International Journal of Reproductive Medicine
Research and Clinical Center for Infertility, Shahid Sadoughi University of Medical Sciences of Yazd
Vol. 11, No. 6, 2013, pp. 453-458
Bioline Code: rm13057
Full paper language: English
Document type: Research Article
Document available free of charge
International Journal of Reproductive Medicine, Vol. 11, No. 6, 2013, pp. 453-458
© Iranian Journal of Reproductive Medicine
The frequency of Yq microdeletion in azoospermic and oligospermic Iranian infertile men|
Zaimy, Mohammad Ali; Kalantar, Seyyed Mehdi; Sheikhha, Mohammad Hasan; Jahaninejad, Tahere; Pashaiefar, Hossein; Ghasemzadeh, Jalal & Zahraei, Mahnaz
Background: About 15% of couples have infertility problems which 40% of them are related to the male factors. Genetic factors are candidate for about 10% of male infertility conditions. Among these, AZFa, AZFb, AZFc and AZFd regions on the Yq are considered most important for spermatogenesis. Microdeletions of these regions are thought to be involved in some cases of azoospermic or oligospermic infertile men.
Objective: We studied the prevalence of AZF microdeletions among Iranian infertile men with non-obstructive azoospermia and oligospermia.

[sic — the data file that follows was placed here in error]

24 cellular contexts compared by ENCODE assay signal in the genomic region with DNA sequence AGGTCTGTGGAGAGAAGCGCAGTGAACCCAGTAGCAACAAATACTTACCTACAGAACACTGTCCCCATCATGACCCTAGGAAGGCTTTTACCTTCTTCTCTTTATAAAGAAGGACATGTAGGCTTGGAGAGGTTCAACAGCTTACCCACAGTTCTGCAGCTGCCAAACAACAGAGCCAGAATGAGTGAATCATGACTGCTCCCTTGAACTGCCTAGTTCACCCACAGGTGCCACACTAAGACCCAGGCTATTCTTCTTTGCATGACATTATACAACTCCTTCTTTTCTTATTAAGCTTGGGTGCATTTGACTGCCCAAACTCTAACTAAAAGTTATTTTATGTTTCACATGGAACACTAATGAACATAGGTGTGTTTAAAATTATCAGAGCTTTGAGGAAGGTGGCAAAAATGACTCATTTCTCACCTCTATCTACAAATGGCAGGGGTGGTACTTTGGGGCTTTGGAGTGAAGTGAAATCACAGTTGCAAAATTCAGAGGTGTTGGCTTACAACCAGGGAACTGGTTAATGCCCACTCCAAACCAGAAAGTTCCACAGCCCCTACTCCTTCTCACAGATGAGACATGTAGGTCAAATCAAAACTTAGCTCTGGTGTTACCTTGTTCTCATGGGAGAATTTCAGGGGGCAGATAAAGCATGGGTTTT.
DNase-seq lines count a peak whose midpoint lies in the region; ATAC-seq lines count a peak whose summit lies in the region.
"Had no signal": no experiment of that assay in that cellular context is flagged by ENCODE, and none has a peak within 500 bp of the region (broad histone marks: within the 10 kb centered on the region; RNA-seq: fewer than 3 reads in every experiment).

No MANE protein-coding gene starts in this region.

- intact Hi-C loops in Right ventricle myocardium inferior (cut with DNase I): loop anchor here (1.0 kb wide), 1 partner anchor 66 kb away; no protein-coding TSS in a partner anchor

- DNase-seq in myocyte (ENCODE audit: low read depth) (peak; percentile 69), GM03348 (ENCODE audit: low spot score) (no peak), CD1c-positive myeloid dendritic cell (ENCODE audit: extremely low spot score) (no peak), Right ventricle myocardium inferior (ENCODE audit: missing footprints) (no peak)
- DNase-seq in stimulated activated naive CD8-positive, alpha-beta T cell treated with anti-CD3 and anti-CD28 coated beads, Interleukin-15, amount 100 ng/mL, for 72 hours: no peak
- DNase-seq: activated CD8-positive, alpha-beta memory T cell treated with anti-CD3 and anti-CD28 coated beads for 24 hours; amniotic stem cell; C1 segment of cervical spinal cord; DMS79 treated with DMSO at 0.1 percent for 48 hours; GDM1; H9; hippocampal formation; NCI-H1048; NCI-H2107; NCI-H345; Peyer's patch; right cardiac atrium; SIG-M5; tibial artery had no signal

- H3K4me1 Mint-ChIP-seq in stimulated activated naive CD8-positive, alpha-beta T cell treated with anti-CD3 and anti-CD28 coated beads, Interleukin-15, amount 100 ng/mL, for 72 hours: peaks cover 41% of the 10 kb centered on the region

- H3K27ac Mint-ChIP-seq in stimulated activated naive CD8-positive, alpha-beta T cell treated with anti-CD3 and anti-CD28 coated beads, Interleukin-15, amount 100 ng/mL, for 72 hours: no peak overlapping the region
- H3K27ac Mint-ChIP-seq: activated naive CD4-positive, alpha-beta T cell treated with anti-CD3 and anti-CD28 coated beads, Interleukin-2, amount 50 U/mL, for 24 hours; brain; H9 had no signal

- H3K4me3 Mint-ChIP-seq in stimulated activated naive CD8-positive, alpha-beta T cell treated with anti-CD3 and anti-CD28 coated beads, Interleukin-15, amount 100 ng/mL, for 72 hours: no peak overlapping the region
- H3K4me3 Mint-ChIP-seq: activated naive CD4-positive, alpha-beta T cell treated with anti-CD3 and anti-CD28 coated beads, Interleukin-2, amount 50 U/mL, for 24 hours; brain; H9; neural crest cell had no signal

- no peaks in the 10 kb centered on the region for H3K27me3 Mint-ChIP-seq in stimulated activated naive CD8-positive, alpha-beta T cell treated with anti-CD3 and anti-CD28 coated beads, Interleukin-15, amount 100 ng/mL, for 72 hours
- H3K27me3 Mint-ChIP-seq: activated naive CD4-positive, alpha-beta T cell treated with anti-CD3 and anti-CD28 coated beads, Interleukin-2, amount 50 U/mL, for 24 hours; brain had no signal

Materials and Methods: A total of 50 Iranian azoospermic and oligospermic infertile men were selected for case group and 50 men with normal spermogram as control group. The molecular study of Y chromosome microdeletions was done by multiplex polymerase chain reaction (M-PCR) method by using of 13 sequence tagged site (STS) markers from AZF region.
Results: Four (8%) patients showed Y chromosome microdeletions among case group, deletion in AZFc region was the most frequent (80%) followed by AZFb (20%), in AZFa and AZFd region we did not detect any deletions. No deletion was detected in control group; the ratio of Y chromosome microdeletion in azoospermic men was higher than this ratio in oligospermic men [19% (3/16) among azoospermic men and 3% (1/34) among oligospermics]. Serum FSH level in men with microdeletions was higher than this level in men with no deletions (p=0.034).
Conclusion: Because of relatively high prevalence of microdeletions on the long arm of Y chromosome among Iranian azoospermic and oligospermic patients, screening of this microdeletion may be advised to infertile men particularly azoospermic and oligospermic men before using assisted reproductive treatments.
Male infertility; Multiplex polymerase chain reaction; AZF microdeletion
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